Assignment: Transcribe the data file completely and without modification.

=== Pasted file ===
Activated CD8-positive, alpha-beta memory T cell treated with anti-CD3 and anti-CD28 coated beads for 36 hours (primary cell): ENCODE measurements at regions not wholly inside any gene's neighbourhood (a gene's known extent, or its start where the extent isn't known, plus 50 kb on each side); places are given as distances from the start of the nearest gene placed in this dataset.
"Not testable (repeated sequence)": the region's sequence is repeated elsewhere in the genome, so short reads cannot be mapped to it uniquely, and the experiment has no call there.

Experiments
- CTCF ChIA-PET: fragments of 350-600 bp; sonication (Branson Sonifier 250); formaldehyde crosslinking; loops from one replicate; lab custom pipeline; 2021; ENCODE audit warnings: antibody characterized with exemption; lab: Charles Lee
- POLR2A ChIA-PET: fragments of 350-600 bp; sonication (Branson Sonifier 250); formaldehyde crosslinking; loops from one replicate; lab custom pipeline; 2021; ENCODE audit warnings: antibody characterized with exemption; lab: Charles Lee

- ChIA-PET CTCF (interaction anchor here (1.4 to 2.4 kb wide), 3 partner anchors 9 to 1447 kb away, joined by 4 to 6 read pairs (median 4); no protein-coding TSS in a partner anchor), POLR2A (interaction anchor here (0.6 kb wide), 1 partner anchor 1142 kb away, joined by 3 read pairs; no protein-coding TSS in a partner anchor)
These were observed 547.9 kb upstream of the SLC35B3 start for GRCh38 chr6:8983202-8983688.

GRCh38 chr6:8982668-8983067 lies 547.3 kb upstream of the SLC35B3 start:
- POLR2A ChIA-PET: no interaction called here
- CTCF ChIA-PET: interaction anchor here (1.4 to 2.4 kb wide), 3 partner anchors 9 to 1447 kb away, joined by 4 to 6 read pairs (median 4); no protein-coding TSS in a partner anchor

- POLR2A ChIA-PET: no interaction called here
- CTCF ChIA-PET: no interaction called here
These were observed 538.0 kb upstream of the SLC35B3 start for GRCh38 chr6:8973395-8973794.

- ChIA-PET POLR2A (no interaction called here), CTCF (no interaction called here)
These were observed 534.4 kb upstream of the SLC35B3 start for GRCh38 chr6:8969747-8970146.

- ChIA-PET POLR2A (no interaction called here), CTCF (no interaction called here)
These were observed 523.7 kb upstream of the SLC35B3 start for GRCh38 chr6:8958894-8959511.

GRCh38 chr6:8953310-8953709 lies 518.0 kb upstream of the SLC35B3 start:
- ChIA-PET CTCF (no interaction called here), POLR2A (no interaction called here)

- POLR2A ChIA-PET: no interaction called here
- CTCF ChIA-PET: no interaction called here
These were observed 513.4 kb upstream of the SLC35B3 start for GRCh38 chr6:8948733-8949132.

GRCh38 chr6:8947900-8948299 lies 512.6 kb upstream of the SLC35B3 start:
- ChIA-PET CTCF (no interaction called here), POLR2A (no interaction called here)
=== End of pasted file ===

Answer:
Activated CD8-positive, alpha-beta memory T cell treated with anti-CD3 and anti-CD28 coated beads for 36 hours (primary cell): ENCODE measurements at regions not wholly inside any gene's neighbourhood (a gene's known extent, or its start where the extent isn't known, plus 50 kb on each side); places are given as distances from the start of the nearest gene placed in this dataset.
"Not testable (repeated sequence)": the region's sequence is repeated elsewhere in the genome, so short reads cannot be mapped to it uniquely, and the experiment has no call there.

Experiments
- CTCF ChIA-PET: fragments of 350-600 bp; sonication (Branson Sonifier 250); formaldehyde crosslinking; loops from one replicate; lab custom pipeline; 2021; ENCODE audit warnings: antibody characterized with exemption; lab: Charles Lee
- POLR2A ChIA-PET: fragments of 350-600 bp; sonication (Branson Sonifier 250); formaldehyde crosslinking; loops from one replicate; lab custom pipeline; 2021; ENCODE audit warnings: antibody characterized with exemption; lab: Charles Lee

- ChIA-PET CTCF (interaction anchor here (1.4 to 2.4 kb wide), 3 partner anchors 9 to 1447 kb away, joined by 4 to 6 read pairs (median 4); no protein-coding TSS in a partner anchor), POLR2A (interaction anchor here (0.6 kb wide), 1 partner anchor 1142 kb away, joined by 3 read pairs; no protein-coding TSS in a partner anchor)
These were observed 547.9 kb upstream of the SLC35B3 start for GRCh38 chr6:8983202-8983688.

GRCh38 chr6:8982668-8983067 lies 547.3 kb upstream of the SLC35B3 start:
- POLR2A ChIA-PET: no interaction called here
- CTCF ChIA-PET: interaction anchor here (1.4 to 2.4 kb wide), 3 partner anchors 9 to 1447 kb away, joined by 4 to 6 read pairs (median 4); no protein-coding TSS in a partner anchor

- POLR2A ChIA-PET: no interaction called here
- CTCF ChIA-PET: no interaction called here
These were observed 538.0 kb upstream of the SLC35B3 start for GRCh38 chr6:8973395-8973794.

- ChIA-PET POLR2A (no interaction called here), CTCF (no interaction called here)
These were observed 534.4 kb upstream of the SLC35B3 start for GRCh38 chr6:8969747-8970146.

- ChIA-PET POLR2A (no interaction called here), CTCF (no interaction called here)
These were observed 523.7 kb upstream of the SLC35B3 start for GRCh38 chr6:8958894-8959511.

GRCh38 chr6:8953310-8953709 lies 518.0 kb upstream of the SLC35B3 start:
- ChIA-PET CTCF (no interaction called here), POLR2A (no interaction called here)

- POLR2A ChIA-PET: no interaction called here
- CTCF ChIA-PET: no interaction called here
These were observed 513.4 kb upstream of the SLC35B3 start for GRCh38 chr6:8948733-8949132.

GRCh38 chr6:8947900-8948299 lies 512.6 kb upstream of the SLC35B3 start:
- ChIA-PET CTCF (no interaction called here), POLR2A (no interaction called here)